Q: What drew you to write your preferred genre(s)?

A: I love to write about things that gets people on the edge of their seat; things that get your blood pumping and make you turn the pages faster. I don't know why, but that has always been my preferred genre to read, so I guess writing it came naturally. Even when I don't intend to, my stories all lead to some kind of huge, dangerous, perilous climax.

Q: Do you utilize beta readers?

A: Yes! Beta readers are a great way to get input. It's even better when beta readers have discussions about things in the book. This gives you insight into how they see it versus how you saw it when you were writing.

Q: In your most recently published novel, what’s one scene you really enjoyed writing—and why?

A: My most recently published novel is Looking for Lily. I would actually consider it more of a novella, since it's short. My favorite scene was the climax, when the main character is face to face with the antagonists, having no idea whether or not he is about to die for what he believes in. I liked writing this part because it was so real to me, and it pulled me into the story like no other part in the novella. Of course, now when I read it I can't help but think about how much I've improved and how much more editing I should have done on it.

Q: What makes the main character(s) of your most recent novel so special?

A: I'm going to answer with my upcoming novel, Holding My Breath. My main character is so much more developed than any character I've written so far. Maybe it's the fact that she's nothing like me, or because of her backstory, but she is real in my head. I was talking about it to another writer and she had to stop me and reminded me that my character isn't real. I'm not kidding. This character was so real to me that I didn't even feel like I was controlling her anymore...that's when you know you have a well-rounded character. They can just be so stubborn sometimes. The other characters in my book are unique too and I'm looking forward to developing them more in the second draft. 

Q: What is your best advice for author self-promotion?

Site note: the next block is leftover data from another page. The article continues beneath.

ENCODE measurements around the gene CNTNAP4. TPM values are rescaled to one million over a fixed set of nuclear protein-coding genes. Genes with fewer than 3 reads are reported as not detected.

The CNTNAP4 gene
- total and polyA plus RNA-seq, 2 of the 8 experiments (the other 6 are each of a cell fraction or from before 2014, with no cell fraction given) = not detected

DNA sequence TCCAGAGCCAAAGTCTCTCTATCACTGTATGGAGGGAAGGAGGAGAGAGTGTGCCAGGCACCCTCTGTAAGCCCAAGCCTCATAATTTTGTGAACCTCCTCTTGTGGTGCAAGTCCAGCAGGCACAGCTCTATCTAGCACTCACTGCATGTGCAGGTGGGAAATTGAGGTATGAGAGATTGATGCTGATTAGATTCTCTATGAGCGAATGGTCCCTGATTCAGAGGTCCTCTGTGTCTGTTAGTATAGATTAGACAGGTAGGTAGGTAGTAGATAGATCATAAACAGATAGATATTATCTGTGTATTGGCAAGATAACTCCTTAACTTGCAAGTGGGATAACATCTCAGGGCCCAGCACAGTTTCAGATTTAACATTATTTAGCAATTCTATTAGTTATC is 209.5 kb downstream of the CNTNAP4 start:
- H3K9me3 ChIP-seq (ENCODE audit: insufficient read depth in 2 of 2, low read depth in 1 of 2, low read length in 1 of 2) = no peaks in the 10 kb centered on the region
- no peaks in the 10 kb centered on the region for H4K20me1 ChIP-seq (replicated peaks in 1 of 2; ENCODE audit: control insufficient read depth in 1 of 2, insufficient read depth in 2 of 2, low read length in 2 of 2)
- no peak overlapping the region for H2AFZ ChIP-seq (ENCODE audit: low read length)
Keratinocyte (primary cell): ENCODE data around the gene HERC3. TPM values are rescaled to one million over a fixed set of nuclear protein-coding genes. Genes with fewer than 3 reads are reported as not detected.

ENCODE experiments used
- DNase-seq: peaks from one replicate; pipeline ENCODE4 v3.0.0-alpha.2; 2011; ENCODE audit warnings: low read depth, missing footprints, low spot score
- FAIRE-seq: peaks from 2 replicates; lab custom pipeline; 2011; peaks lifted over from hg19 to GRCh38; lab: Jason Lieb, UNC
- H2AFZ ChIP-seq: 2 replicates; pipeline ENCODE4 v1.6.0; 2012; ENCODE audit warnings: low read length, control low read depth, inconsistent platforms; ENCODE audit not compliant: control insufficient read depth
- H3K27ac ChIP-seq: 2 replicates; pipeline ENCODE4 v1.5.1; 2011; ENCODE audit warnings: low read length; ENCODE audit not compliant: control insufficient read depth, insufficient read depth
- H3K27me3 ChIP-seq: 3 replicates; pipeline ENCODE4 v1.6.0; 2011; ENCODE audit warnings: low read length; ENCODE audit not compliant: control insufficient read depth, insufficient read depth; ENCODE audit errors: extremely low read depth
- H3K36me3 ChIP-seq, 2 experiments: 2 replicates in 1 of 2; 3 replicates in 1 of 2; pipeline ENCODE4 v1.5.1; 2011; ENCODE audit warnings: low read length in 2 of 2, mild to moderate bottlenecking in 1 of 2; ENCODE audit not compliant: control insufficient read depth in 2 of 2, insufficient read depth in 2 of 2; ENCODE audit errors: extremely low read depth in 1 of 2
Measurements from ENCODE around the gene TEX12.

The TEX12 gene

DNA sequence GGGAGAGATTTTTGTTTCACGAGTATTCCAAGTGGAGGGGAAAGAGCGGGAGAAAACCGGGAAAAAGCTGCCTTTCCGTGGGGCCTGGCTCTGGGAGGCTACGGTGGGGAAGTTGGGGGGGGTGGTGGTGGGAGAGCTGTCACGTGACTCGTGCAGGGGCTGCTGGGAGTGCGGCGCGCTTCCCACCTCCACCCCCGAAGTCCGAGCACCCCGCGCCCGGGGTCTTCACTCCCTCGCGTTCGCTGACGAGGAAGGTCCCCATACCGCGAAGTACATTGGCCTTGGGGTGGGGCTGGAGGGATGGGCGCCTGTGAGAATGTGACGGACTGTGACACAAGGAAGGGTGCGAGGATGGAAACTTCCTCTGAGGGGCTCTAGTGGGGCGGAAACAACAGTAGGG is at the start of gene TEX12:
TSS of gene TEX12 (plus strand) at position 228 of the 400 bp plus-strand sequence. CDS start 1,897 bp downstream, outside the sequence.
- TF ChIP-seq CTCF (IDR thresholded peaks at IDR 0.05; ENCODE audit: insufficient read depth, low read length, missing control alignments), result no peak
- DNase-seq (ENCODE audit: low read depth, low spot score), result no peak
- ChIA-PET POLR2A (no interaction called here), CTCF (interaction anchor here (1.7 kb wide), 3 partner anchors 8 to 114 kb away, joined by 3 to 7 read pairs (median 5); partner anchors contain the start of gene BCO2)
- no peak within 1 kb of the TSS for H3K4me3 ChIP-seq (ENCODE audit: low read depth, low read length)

A: Give back to your readers somehow. Even if it isn't through giveaways or tours, that's fine. Get social media. Answer questions from fans. Meet them. I'm writing a blog all about writing and novelizing because it is something that I like to write about and there are people who want to read it because they say it inspires them. I love inspiring people, so I keep writing. And I love writing, so I keep writing. Just try to give back and don't get full of yourself or anything because then it isn't about the writing or the readers anymore. And that's what matters.

Q: How do you deal with negative reviews?

A: It depends. If the review is bad because of something in the writing that I agree with, then I write it down. I have a list of things that I have to remind myself not to do with the story when I go back to edit. Like when I get in the habit of using this one word as an adjective and it happens too much. If the bad review is because somebody doesn't like me, then I just shake it off. If they haven't read the book or don't know me and they are just criticizing me, then I'm not going to bother with them. When someone criticizes the writing, though, I seriously do try to take it into account and work on it.

Q: What is your favorite aspect of being an indie author?

A: It's not even something that comes with being an author, exactly. I just love the writing. Being an author, though, is amazing because the writing I do turns into books that I can hold in my hands. It's awesome to meet people who have read my book and talk with them about it. Or when someone asks me to sign their copy or something. I love meeting people who love my stories as much as I do. But the best thing has to be writing the story itself. I love to come up with the characters and their lives and what they are going to do about the problems they face. I love coming up with new worlds and exploring them. Writing is like reading but better, because you can make it whatever you want.